Maybe you’re upset because you think your boyfriend is always flirting with other girls. What you don’t see is that it’s the girls that are flirting with him and he’s just being polite. But your worldview doesn’t allow you to question that maybe you’re getting the situation wrong. You make him think you know way more about relationships and there’s something wrong with him that he’s not able to see the “error” in his ways.
“Maybe at first you don’t believe it, but over time you may come think that maybe she is right,” Stern says.
Be wary of gaslighting if you start to question yourself a lot
Recognizing that you or someone you care about might be in a “gaslight tango” is not always as straightforward as it might seem because it can start in very subtle ways — and often involves two people (or groups of people) who would otherwise seem to care about one another very much, Stern says.
The term “gaslighting” actually comes from a 1938 play, “Gas Light” (which was turned into a more widely known movie in 1944, “Gaslight”), where a husband manipulates his wife to make her think she’s actually losing her sense of reality so he can commit her to a mental institution and steal her inheritance. “Not all real-life examples are so diabolical,” Stern says.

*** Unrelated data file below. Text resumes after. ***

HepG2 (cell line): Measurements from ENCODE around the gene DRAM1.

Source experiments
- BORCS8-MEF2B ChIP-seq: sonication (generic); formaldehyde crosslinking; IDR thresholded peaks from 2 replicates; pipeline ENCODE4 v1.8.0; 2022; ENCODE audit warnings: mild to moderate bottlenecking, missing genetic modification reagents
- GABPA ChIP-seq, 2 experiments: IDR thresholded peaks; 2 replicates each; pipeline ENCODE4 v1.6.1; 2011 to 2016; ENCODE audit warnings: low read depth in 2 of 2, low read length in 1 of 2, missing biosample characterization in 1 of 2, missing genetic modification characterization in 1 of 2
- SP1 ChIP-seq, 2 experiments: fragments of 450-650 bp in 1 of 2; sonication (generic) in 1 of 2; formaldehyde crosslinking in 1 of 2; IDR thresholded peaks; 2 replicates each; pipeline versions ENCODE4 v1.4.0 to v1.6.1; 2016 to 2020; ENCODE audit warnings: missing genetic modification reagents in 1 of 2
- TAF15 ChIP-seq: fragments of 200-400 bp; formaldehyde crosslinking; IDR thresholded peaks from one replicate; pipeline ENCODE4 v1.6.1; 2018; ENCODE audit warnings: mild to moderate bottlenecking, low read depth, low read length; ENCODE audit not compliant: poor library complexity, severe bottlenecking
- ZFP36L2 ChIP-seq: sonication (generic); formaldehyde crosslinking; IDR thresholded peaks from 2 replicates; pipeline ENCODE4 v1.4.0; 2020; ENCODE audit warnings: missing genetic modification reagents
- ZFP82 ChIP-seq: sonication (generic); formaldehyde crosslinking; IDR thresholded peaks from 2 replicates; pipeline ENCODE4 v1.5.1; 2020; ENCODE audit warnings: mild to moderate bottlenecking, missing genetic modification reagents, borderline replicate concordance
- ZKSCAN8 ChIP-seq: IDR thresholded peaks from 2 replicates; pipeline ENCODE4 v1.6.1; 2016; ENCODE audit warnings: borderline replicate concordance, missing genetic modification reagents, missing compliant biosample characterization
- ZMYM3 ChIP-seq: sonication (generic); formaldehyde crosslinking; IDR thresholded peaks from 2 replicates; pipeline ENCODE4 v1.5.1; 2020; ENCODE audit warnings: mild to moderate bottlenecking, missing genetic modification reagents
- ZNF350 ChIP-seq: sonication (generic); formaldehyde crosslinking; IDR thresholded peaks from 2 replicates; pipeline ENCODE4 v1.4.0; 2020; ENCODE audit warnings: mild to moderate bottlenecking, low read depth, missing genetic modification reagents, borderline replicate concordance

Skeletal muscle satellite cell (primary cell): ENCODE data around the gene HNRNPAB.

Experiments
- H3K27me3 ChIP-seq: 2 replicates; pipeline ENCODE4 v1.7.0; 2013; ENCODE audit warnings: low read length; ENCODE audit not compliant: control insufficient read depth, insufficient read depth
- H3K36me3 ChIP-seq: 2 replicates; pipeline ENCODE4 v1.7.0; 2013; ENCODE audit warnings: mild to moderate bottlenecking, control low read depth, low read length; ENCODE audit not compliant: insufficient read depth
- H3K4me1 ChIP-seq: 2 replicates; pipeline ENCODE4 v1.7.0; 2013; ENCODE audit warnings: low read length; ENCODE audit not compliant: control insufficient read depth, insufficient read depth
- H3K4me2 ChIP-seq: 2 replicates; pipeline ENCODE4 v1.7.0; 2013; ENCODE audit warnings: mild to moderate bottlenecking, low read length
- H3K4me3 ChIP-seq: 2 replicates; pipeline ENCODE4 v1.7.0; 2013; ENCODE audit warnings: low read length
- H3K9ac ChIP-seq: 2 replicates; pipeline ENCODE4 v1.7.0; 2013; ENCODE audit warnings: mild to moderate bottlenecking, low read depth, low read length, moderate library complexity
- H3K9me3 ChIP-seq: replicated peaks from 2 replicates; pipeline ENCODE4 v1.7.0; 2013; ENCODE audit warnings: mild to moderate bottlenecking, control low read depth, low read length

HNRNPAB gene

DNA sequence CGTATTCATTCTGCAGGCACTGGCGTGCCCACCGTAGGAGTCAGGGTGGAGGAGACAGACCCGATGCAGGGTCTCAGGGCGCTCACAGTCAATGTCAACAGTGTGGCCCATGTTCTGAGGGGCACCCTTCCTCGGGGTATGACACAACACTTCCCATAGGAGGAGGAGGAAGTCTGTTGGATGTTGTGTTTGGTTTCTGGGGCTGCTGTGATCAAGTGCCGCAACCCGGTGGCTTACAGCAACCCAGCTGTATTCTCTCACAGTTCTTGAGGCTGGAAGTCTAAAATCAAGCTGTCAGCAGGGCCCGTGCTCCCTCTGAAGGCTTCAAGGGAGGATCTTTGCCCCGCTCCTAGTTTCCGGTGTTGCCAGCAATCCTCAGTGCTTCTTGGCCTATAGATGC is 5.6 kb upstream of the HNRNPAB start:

A subtler example might be a mother always disapproving of her daughter’s decisions to the extent that the daughter questions decisions she suspects her mother would not agree with. The mother may or may not consciously want to control her daughter’s every decision, but by being overly critical she’s doing so.
Gaslighting can be when a popular high school student causes another student to question his or her feelings, or judgment of a situation. When that latter student asks the more popular student why the popular student didn’t save a seat at the lunch table, the popular student deflects the question: “Why are you being so sensitive? It’s not that big of a deal. I didn’t realize you didn’t have a seat.”
How gaslighting happens
According to the National Domestic Violence Hotline’s fact sheet, the techniques a gaslighter might use to manipulate someone else can include:
- Withholding (meaning he or she refuses to listen or says they don’t understand)
- Countering (when the abuser questions the gaslightee’s memory of an event)
- Blocking/diverting (when the abuser changes the subject or questions the victim’s thinking)
- Trivializing (making the victim’s needs or feelings seem unimportant)
- Forgetting/denial (when the manipulator pretends to have forgotten what actually happened or denies something he or she had previously agreed to)
And note that a gaslighter will oftentimes start with something that is true that you might be particularly sensitive about to hook you. A coworker, for example, who tries to convince you that you’re not pulling your weight in the office might bring up the fact that you complain all the time about menopause making you feel lousy. You may be feeling lousy because you’re going through menopause (and that coworker may have heard you complaining about it once or twice), but that doesn’t necessarily mean that your performance is changing because of it, Stern explains.